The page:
The idea that trillions of bacteria inhabit our gut is somewhat unnerving, yet these bacteria may have a greater influence on our behavior than previously thought. Accumulating data strongly suggest that these gut commensal organisms have a strong inter-relationship with our brain and behavior, including cognitive function, mood, and personality. In this chapter, we discuss the role of the gut microbiome in the development of human personality, mood and mood disorders, and cognition, with a particular emphasis on the current consensus and controversies in the literature surrounding the behavioral effects of bioactive metabolites, microbial ratio shifts, and neurotransmitter synthesis facilitated by the microbiome.
PMID: 33814113
ISSN: 1878-0814
CID: 5018262

Preface [Editorial]

Kasselman, Lora J
PMID: 33814116
ISSN: 1878-0814
CID: 5034872

Adenosine and the Cardiovascular System

Reiss, Allison B; Grossfeld, David; Kasselman, Lora J; Renna, Heather A; Vernice, Nicholas A; Drewes, Wendy; Konig, Justin; Carsons, Steven E; DeLeon, Joshua
Adenosine is an endogenous nucleoside with a short half-life that regulates many physiological functions involving the heart and cardiovascular system. Among the cardioprotective properties of adenosine are its ability to improve cholesterol homeostasis, impact platelet aggregation and inhibit the inflammatory response. Through modulation of forward and reverse cholesterol transport pathways, adenosine can improve cholesterol balance and thereby protect macrophages from lipid overload and foam cell transformation. The function of adenosine is controlled through four G-protein coupled receptors: A1, A2A, A2B and A3. Of these four, it is the A2A receptor that is in a large part responsible for the anti-inflammatory effects of adenosine as well as defense against excess cholesterol accumulation. A2A receptor agonists are the focus of efforts by the pharmaceutical industry to develop new cardiovascular therapies, and pharmacological actions of the atheroprotective and anti-inflammatory drug methotrexate are mediated via release of adenosine and activation of the A2A receptor. Also relevant are anti-platelet agents that decrease platelet activation and adhesion and reduce thrombotic occlusion of atherosclerotic arteries by antagonizing adenosine diphosphate-mediated effects on the P2Y12 receptor. The purpose of this review is to discuss the effects of adenosine on cell types found in the arterial wall that are involved in atherosclerosis, to describe use of adenosine and its receptor ligands to limit excess cholesterol accumulation and to explore clinically applied anti-platelet effects. Its impact on electrophysiology and use as a clinical treatment for myocardial preservation during infarct will also be covered. Results of cell culture studies, animal experiments and human clinical trials are presented. Finally, we highlight future directions of research in the application of adenosine as an approach to improving outcomes in persons with cardiovascular disease.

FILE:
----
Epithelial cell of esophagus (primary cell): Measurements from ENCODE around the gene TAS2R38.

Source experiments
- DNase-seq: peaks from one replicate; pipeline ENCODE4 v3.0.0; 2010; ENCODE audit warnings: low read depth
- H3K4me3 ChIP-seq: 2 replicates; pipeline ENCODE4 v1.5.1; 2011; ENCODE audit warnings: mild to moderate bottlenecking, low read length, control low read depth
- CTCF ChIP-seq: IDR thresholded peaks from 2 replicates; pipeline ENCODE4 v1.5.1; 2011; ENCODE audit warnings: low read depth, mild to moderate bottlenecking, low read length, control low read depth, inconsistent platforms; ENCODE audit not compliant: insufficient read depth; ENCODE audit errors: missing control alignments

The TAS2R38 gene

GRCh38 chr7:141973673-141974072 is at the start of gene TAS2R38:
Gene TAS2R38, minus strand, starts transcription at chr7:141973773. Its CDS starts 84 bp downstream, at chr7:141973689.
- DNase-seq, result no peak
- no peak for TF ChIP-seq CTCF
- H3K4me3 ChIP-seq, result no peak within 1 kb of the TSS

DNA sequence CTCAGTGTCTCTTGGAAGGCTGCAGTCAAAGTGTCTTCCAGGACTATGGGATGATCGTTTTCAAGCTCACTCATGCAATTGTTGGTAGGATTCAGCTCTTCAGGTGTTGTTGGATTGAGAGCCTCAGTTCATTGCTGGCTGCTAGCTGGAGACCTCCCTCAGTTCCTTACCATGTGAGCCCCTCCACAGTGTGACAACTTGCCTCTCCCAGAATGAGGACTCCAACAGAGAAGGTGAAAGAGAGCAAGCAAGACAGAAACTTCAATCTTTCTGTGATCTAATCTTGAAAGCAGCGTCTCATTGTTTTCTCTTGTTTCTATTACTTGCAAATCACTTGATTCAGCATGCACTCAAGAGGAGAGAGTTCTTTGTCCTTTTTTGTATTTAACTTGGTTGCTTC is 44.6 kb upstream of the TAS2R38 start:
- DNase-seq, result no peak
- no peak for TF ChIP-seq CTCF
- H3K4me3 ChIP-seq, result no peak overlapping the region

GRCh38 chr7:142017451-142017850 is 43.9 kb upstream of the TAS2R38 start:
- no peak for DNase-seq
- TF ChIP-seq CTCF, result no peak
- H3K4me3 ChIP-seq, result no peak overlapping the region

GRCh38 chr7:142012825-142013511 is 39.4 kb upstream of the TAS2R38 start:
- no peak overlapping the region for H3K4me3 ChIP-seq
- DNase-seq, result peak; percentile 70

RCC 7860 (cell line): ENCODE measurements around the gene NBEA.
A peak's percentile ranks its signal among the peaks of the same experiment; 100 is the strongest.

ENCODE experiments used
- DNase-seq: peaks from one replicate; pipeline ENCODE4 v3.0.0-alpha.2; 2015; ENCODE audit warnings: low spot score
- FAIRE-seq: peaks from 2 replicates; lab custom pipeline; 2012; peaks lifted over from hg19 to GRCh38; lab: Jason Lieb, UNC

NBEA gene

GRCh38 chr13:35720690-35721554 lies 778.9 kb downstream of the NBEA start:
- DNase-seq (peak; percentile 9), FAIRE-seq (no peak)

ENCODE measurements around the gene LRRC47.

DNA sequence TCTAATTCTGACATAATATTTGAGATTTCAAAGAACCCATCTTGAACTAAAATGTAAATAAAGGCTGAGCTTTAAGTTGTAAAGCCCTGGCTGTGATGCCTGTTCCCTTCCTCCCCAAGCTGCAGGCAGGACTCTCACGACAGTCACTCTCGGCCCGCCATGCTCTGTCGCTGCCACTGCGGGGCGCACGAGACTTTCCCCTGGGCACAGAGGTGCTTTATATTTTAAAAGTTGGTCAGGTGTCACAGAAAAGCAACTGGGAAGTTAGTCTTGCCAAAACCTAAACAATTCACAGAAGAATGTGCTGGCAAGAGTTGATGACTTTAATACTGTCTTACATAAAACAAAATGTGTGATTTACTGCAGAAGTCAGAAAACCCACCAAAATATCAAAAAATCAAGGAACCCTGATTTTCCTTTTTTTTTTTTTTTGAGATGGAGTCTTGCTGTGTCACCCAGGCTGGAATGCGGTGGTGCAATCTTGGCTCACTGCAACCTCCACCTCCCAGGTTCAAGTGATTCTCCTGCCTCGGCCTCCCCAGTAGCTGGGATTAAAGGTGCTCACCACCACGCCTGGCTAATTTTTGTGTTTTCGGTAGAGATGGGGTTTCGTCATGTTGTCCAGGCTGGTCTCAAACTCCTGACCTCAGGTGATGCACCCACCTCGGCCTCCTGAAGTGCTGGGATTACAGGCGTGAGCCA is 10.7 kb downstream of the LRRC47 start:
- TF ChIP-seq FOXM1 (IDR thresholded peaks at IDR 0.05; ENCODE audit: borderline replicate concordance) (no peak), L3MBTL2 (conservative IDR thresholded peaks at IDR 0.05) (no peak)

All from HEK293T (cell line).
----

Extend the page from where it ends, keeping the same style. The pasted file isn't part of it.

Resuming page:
PMID: 30972618
ISSN: 1179-187x
CID: 3854092